It is defined as the act of fighting against something that is attacking you, or refusing to accept something. We are of course talking about resistance. And perhaps none typify and deserve the distinction of this title than the French Resistance, La Résistance in French.
It all began in the summer of 1940. The Nazis had barnstormed into France and the swastika was now flying high in Paris from such prominent places as the Hôtel de Ville and on top of the Eiffel Tower. Amid this turmoil, a prominent French writer by the name of Jean Cassou, penned the words, refus absurde "absurd refusal". Little did he know, these words would inspire the proud citizens of France to rise up against the Nazi intruders in any way possible. Thus the Resistance was born. The Resistance was for the most part organised into small groups of men and women who engaged in guerrilla warfare against the Nazis. Additionally, they published underground newspapers, established effective intelligence networks, and maintained escape routes for Allied soldiers trapped behind enemy lines. For more detailed information on the Resistance, click HERE.
On 21 April 1958, France issued the second set of stamps in a series titled Heroes of the Resistance. This set comprised four stamps. All stamps were designed by Albert Decaris, but he only engraved two. In this blog we shall study the second stamp in the set depicting Fred Scamaroni. This stamp was designed by Albert Decaris but engraved by Jean Pheulpin.
Fred Scamaroni, born 24 October 1924, started his career in law after graduating from the Faculty of Law in Paris in 1934. Then in 1936 his focus shifted somewhat to the military when he became a reserve officer at Saint-Maixent, serving in the infantry as a second lieutenant. After a time he returned to Paris and became chief of staff of the prefect of Doubs. Then between 1936 and the outbreak of World War II he trained with the Air Force. Indeed, in 1940 he flew combat missions during the Battle of France (10 May - 22 June 1940). On 19 May, 1940, he was seriously injured during aerial combat. For his bravery he earned the cross of war.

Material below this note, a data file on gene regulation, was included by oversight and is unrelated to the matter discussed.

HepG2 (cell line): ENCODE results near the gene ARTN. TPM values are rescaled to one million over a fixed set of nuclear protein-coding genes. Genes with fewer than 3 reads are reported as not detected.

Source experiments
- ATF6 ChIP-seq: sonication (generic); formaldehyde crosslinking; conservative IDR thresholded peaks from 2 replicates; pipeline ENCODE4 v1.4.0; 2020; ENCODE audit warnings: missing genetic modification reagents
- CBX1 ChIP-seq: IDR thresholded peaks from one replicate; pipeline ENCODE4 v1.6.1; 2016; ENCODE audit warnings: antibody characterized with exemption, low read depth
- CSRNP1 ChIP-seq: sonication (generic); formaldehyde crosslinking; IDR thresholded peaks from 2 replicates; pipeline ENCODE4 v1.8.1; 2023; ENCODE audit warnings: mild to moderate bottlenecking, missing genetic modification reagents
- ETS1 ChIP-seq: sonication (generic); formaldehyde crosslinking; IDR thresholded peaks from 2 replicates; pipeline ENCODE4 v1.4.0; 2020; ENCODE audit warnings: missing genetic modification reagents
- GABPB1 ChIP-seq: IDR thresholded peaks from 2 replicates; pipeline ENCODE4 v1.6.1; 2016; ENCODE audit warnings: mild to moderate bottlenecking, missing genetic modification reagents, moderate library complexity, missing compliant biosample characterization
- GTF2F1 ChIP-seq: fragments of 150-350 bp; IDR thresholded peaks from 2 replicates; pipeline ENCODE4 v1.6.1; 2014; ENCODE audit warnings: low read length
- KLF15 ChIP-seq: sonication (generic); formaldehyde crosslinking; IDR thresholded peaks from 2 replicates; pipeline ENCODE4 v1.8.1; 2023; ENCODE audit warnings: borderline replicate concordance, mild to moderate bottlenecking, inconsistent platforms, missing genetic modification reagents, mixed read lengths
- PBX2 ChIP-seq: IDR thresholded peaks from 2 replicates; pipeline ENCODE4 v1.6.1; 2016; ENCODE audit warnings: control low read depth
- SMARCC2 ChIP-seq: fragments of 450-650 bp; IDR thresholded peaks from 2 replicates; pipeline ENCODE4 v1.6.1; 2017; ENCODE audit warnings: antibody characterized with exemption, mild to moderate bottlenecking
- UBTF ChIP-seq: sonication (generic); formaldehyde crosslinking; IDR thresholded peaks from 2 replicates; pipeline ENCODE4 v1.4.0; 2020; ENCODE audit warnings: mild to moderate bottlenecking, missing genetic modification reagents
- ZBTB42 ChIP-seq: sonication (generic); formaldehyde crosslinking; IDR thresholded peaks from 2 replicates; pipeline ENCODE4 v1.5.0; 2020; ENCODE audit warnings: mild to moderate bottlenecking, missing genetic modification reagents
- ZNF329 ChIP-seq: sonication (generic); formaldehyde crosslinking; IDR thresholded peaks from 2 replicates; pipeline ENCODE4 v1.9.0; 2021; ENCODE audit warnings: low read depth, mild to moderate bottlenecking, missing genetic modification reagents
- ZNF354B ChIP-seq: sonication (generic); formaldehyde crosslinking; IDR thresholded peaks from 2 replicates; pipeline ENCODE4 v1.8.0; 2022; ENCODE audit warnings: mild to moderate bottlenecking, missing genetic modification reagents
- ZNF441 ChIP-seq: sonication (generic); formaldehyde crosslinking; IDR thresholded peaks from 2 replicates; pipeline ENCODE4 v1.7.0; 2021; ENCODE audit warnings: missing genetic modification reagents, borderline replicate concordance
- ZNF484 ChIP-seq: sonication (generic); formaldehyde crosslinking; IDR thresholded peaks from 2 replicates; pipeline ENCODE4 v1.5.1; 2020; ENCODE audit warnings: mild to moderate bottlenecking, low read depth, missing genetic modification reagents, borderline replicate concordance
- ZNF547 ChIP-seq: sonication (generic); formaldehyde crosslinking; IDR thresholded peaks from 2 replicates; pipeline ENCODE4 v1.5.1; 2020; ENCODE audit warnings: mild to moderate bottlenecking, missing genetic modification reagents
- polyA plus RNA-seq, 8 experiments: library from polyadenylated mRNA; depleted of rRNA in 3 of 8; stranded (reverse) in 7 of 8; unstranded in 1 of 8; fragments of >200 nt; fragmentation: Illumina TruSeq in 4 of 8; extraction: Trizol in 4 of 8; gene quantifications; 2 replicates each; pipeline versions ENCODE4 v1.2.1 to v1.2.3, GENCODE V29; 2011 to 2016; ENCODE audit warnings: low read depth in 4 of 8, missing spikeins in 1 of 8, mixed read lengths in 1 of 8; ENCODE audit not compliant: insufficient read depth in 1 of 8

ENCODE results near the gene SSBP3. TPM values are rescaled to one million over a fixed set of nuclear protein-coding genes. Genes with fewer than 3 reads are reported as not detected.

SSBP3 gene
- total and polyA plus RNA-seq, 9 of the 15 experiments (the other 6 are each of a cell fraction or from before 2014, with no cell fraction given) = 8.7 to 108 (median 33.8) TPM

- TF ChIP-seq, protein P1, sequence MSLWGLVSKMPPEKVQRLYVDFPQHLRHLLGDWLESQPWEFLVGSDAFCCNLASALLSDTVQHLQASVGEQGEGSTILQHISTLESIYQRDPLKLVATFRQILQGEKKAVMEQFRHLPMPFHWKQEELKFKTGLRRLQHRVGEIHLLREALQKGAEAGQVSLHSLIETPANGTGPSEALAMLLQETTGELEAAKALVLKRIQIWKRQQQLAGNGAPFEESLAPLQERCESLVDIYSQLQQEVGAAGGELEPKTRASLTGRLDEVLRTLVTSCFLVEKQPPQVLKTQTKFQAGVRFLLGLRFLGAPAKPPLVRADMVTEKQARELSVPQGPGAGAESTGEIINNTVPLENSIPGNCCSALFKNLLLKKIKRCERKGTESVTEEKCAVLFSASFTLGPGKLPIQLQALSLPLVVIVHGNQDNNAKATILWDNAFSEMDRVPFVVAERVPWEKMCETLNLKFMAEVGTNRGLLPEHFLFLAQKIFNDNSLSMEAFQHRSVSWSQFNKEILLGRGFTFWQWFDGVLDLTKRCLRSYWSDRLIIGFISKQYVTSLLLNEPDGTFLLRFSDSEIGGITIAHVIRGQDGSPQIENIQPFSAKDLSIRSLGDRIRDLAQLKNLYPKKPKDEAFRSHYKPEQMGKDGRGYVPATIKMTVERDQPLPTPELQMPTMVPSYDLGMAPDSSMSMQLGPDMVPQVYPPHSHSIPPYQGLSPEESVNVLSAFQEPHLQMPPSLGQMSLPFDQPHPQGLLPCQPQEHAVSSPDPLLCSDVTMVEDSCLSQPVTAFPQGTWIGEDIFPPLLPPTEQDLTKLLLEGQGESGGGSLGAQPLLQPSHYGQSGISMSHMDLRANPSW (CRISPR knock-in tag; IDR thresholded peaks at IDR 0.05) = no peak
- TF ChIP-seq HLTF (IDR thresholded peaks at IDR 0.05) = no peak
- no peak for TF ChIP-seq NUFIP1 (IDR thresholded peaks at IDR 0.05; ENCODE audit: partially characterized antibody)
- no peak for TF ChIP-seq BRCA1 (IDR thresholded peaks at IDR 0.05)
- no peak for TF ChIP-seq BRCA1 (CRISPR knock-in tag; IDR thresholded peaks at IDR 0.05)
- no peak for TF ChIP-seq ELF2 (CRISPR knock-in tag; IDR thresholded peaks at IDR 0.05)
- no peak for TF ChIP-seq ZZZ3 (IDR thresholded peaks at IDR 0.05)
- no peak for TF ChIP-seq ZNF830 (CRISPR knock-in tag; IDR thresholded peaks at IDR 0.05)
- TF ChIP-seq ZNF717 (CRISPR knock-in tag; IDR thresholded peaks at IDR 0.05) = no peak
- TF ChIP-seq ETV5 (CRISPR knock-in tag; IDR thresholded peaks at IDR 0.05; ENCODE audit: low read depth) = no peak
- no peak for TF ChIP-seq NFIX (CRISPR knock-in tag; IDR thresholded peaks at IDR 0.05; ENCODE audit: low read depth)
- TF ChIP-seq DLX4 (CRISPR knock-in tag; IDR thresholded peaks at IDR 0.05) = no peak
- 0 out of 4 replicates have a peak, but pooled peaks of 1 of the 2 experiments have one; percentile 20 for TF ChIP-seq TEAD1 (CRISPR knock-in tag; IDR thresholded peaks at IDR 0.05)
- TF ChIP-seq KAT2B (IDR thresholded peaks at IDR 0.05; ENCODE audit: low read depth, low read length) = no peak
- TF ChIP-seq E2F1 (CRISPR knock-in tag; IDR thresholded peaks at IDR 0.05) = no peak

In June 1940 he joined the Free France forces and became a member of General de Gaulle's personal staff. In this capacity he was sent to Dakar to fight in the Anglo-Gaullist raid, which aimed to rally the immense forces of French West Africa to the Allied cause. During this mission Scamaroni was captured by Viscysts and imprisoned. He and his comrades managed to escape, but lady luck was not with them. They were captured and imprisoned yet again until their eventual release in February 1941.
In 1942 he returned to France, and again joined General de Gaulle's staff, where he was placed in the French Combatant Forces (FFC). His many missions in this capacity placed him in the cross-hairs of the Gestapo. There was now a fat target on his back. Consequently, he returned to Corsica, where he had been stationed in the past, to elude capture. But in March 1943 he was captured by the OVRA, which was a secret fascist Italian police force. He was imprisoned in the citadel of Ajaccio and tortured. Then on 19 March, to ensure he did not crack under further torture, Scamaroni committed suicide in his cell. A tragic end for a brave man of La Résistance.
Until next time...